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TO: NICWJ friends and allies

FROM: Kim Bobo

RE: Poultry victory

Thanks to your and others’ hard work, we had a major victory for poultry workers this week. The Department of Labor (DOL) has finally taken a stand to recover back wages owed workers and to insist on future compliance. Perdue has agreed to a pay over $10 million in back wages, and the DOL has sued Tyson. There were short stories in the New York Times, Washington Post, Chicago Tribune, Arkansas Democrat Gazette, and Arkansas News this morning (maybe more places), but I want to explain how good the DOL’s position is. By a stroke of good fortune, Board members Ron Stief and Tiffany Heath and I were meeting with Tammy McCutcheon, the new Wage and Hour Director, yesterday, right before the press conference, so we had a chance to learn a few details about the Perdue settlement, the Tyson suit and other DOL follow-up plans. Taken together, this is a terrific step forward, and we helped make it happen.


Here’s what has happened:

  • Perdue has agreed to pay over $10 million in back wages to approximately 25,000 workers (averages to $400 per worker). The settlement pays for eight minutes a day of “donning and doffing” that had not been paid. In addition, Perdue will commit resources to finding the workers owed the money. Workers have three years in which to claim the money owed them. This is one of the largest settlements the DOL has ever made.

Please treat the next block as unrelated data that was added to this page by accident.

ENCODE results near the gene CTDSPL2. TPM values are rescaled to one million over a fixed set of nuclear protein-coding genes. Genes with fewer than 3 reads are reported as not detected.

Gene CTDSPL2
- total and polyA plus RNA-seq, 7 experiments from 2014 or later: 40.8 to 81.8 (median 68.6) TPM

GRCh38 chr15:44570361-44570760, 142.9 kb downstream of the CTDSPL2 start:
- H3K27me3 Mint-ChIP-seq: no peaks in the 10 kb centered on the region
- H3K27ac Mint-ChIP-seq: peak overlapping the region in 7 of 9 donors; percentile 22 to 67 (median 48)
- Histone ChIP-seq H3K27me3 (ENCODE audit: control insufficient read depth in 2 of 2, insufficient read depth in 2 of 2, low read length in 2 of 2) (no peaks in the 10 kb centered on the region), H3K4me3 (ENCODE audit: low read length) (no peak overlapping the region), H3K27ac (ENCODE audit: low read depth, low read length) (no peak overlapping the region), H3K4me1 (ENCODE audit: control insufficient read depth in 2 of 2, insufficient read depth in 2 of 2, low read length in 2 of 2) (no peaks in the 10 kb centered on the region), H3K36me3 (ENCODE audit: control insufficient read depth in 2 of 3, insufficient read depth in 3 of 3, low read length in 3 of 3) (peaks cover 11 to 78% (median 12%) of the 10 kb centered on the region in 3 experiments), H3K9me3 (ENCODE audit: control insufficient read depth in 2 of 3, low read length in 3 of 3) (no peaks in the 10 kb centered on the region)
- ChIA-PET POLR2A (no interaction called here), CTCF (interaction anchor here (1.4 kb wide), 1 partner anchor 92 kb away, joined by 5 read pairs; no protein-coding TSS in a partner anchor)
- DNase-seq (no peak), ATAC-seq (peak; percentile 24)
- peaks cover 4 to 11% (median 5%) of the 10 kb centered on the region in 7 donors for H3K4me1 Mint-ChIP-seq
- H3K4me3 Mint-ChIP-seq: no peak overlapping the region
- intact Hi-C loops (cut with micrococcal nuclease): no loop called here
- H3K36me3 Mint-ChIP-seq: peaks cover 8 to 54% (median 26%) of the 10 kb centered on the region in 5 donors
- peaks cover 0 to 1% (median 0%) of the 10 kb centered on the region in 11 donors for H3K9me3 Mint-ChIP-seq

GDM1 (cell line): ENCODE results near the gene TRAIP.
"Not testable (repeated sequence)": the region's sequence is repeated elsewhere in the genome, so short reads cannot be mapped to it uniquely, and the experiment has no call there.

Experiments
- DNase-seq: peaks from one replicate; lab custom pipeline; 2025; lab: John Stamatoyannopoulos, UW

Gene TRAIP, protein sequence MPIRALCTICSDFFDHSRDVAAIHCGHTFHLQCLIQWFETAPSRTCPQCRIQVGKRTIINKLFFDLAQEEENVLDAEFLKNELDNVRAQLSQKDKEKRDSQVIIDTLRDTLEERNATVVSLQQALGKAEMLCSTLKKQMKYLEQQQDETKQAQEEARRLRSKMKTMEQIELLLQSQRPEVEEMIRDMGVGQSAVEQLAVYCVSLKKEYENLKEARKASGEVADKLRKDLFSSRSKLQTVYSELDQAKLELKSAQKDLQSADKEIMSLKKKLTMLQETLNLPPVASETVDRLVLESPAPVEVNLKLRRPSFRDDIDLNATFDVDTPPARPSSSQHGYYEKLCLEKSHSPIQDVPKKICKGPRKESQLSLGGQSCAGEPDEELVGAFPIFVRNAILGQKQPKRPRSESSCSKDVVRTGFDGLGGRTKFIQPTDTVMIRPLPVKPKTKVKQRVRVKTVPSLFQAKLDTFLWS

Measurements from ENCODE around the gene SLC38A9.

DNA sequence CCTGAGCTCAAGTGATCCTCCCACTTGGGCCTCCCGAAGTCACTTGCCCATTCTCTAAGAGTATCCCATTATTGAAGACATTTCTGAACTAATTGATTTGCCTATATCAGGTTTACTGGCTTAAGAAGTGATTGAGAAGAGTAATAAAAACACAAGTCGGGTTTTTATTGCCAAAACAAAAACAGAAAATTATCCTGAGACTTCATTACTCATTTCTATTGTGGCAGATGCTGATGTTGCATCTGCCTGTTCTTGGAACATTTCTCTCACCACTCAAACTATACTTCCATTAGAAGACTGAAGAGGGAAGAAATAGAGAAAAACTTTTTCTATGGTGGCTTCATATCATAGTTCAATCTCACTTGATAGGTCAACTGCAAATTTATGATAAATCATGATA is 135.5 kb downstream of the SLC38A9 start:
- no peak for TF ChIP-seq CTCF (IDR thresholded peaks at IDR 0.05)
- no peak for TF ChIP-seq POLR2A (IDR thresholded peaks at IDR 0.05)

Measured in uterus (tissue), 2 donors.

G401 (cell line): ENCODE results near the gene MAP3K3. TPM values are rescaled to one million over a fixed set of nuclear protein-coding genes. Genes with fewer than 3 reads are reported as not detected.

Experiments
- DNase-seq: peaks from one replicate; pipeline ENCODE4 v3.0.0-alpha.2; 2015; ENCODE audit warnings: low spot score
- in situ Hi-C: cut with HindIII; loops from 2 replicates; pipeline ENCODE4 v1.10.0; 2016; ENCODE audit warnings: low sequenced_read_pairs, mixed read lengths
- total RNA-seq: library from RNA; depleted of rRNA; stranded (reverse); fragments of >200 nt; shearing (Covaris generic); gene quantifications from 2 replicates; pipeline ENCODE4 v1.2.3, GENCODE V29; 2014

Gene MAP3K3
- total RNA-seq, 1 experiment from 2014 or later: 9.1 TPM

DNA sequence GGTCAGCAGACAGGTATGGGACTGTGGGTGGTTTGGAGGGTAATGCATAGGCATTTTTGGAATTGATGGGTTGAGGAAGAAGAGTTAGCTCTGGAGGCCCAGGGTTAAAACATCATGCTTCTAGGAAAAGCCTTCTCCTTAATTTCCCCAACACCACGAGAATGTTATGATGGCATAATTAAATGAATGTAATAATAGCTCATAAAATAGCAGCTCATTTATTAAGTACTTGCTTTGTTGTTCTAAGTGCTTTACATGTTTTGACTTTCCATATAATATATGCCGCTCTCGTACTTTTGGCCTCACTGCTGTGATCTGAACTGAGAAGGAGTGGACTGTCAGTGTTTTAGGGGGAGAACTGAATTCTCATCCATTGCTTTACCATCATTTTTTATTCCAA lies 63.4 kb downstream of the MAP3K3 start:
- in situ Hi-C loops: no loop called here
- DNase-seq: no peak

• Perdue agreed to bring all its plants into full compliance (paying for all donning and doffing, which is probably closer to 15 minutes per day) within a one year period. Twenty-five percent of plants will become compliant within each ninety-day period until all plants are compliant. Rough estimates are that this will add $10 to $15 million additional dollars in workers’ paychecks per year.
  • The DOL has sued Tyson (which refused a settlement) and is seeking a national injuction restraining Tyson from future violations of the Fair Labor Standards Act (FLSA) at all its domestic poultry processing facilities. The suit is filed on behalf of workers in Tyson’s Bloutsville, AL plant. Additional lawsuits have been filed by private attorneys on behalf of workers in other Tyson plants. The DOL is committed to winning this case and thus should be able to bring Tyson into full compliance. Eventually, there should be settlements for back wages and future compliance for Tyson workers that will result in tens of millions of dollars for poultry workers.
  • The DOL will seek additional settlements with other poultry companies, which will likely result in tens of millions of dollars more in back wages and future wages for workers.
There is no question that Elaine Chao and the DOL have “done the right thing.” Equally, there is no question that the work of the National Interfaith Committee and our religious partners, side by side with workers and the UFCW, helped make this happen.

Here’s what we did over the last few years:
  • Began our DOL “advocacy” in 1996, by publicly calling on the Department of Labor to investigate the industry, which the DOL committed to doing.
  • Developed and publicized a Code of Conduct for poultry workers.
  • Organized fact-finding delegations to poultry plants (1996-1998).